Following rigid rules-based diets could be leading to digestive problems but experts say that moderation is key.
Ten years ago, clinical dietitian Elaine McGowan thought she would be out of a job by 2022. Conversations around gut health were becoming commonplace and she hoped that people were understanding what a healthy diet looked like.
Instead, though, she's busier than ever. McGowan and consultant gastroenterologist Prof Barbara Ryan, who have worked together for 13 years and joined forces as The Gut Experts in 2021, are seeing more cases than ever of people with poor gut health.
Many of them fall under a new category of digestive sufferer: the healthy eating fanatic. While they still see cases of people who have stereotypical poor gut health habits (not eating any fibre, eating too fast, drinking carbonated drinks and exercising vigorously after eating), around 20 per cent of the cases they see in their clinic in Dublin are well-intentioned people who, in a desire to eat more healthily, have created a gut health problem.
Typical dietary changes that are stirring up trouble include wheat and lactose restrictions, drastically increasing fibre intake and following vegan diets.
One young woman they helped had previously had no digestive trouble. It was when she started working out at the gym more regularly and making "healthy" diet changes that the problems started.
After listening to what her new diet was composed of, they discovered she was eating huge amounts of fructans and fructose; spinach and kale smoothies and prune and date bowls, the very kind of breakfast championed in attractive photographs on Instagram.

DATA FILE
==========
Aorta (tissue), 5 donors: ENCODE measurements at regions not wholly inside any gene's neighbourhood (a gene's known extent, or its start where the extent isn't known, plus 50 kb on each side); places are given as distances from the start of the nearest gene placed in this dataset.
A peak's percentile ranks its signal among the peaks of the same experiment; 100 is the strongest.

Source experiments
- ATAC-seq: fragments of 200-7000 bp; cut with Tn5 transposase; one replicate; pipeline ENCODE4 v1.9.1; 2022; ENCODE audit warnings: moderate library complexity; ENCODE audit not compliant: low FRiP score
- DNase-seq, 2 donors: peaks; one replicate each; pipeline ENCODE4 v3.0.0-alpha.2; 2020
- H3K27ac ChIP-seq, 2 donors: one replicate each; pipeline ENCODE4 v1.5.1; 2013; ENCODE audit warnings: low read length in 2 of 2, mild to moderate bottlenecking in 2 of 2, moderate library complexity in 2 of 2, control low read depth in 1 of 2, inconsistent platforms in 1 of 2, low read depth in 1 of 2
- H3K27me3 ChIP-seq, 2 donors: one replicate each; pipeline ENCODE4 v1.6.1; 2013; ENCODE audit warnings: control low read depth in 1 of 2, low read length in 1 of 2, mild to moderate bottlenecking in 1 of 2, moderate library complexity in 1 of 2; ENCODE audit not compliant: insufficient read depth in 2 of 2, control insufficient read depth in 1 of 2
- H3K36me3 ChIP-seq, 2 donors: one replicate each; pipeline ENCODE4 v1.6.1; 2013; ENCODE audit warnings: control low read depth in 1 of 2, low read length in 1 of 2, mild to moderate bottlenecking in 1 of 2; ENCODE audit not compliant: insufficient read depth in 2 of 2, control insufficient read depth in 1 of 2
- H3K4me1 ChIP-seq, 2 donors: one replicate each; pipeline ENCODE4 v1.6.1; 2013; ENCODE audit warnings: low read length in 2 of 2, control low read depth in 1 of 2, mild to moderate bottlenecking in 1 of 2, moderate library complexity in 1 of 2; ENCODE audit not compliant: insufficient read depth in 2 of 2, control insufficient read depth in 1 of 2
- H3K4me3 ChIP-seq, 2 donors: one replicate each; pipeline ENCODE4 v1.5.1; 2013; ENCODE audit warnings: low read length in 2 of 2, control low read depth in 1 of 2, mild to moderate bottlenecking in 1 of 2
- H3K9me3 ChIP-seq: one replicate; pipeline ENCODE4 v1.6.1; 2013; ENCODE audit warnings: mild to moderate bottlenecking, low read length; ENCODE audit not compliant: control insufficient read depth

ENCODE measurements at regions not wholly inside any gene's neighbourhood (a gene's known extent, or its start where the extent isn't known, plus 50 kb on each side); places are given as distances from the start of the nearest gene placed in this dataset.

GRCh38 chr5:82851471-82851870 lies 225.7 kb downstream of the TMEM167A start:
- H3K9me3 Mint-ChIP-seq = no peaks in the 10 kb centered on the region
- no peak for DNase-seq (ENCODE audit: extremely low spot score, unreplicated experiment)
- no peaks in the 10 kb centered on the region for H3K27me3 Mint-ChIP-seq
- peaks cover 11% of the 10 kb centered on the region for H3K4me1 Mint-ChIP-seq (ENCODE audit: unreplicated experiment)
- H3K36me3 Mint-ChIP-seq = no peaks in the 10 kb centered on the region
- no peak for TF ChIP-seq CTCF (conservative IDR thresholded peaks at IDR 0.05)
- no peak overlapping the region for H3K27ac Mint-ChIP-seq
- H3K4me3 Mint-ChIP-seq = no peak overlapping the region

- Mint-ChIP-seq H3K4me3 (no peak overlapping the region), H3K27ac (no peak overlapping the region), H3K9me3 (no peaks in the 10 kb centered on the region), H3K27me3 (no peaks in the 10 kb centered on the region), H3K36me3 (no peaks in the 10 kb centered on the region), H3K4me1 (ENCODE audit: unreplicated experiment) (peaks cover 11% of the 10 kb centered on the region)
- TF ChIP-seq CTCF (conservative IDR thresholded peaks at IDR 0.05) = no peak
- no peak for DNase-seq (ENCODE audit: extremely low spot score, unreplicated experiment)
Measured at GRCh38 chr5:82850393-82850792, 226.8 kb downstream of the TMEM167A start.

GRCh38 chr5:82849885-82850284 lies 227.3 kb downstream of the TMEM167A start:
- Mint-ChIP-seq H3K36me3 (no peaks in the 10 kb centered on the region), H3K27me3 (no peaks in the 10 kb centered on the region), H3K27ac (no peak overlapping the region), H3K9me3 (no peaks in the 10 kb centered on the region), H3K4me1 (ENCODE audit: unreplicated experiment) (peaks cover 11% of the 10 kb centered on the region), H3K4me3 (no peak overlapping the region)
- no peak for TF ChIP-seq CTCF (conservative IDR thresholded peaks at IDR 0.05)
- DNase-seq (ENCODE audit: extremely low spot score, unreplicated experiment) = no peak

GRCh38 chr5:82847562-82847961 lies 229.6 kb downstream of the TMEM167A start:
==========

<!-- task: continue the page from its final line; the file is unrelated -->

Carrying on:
"It was actually causing her bloating symptoms because she was eating too much fruit and fibre," says Ryan.
While it made sense to ensure she was eating fibre (a study by the British Dietetic Association showed that, for 60 per cent of Brits, their average intake of fibre was 18 grams a day – far less than the recommended 30g a day) going from a low level of fibre and increasing it dramatically can cause bloatedness and increase bowel frequency and diarrhoea.
"We've all been told to feed our gut bacteria, which is a great thing to do for your overall health, but if you're taking loads of fibre, your gut bacteria can be singing but your gut can be screaming," says McGowan.
As The Gut Experts, they instead advocate an approach to increasing fibre that goes low and slow; they recommend a daily intake of 20g to start with.
Much of their advice is reassuringly about moderation and your own individual tolerance. Meat, red wine and dark chocolate get their thumbs up just as much as kefir and kimchi.
Ryan's ears always prick up, she says, when she hears someone talking about "food rules". "It can sometimes be difficult to know if someone has a digestive condition or a borderline eating disorder," she says. "We're seeing a lot more people eating very rigid diets and yet they are not feeling great. They're cutting out more and more things because they're trying to manage their gut symptoms but going about it the wrong way."
What starts as trying to eat a little more healthily can lead to trying to eliminate sugars and eat less saturated fats. "That moves on quite quickly to more restrictive diet regimes, such as eliminating dairy and wheat."
McGowan and Ryan's first piece of advice is to consult your doctor if you're experiencing digestive problems. However, they acknowledge that while GPs are good at spotting "red flag" symptoms – weight loss, sudden and acute changes in bowel habit, mouth ulcers, passing blood and getting up in the night with abdominal pain – they are often ill-equipped to help people suffering from irritable bowel syndrome (IBS).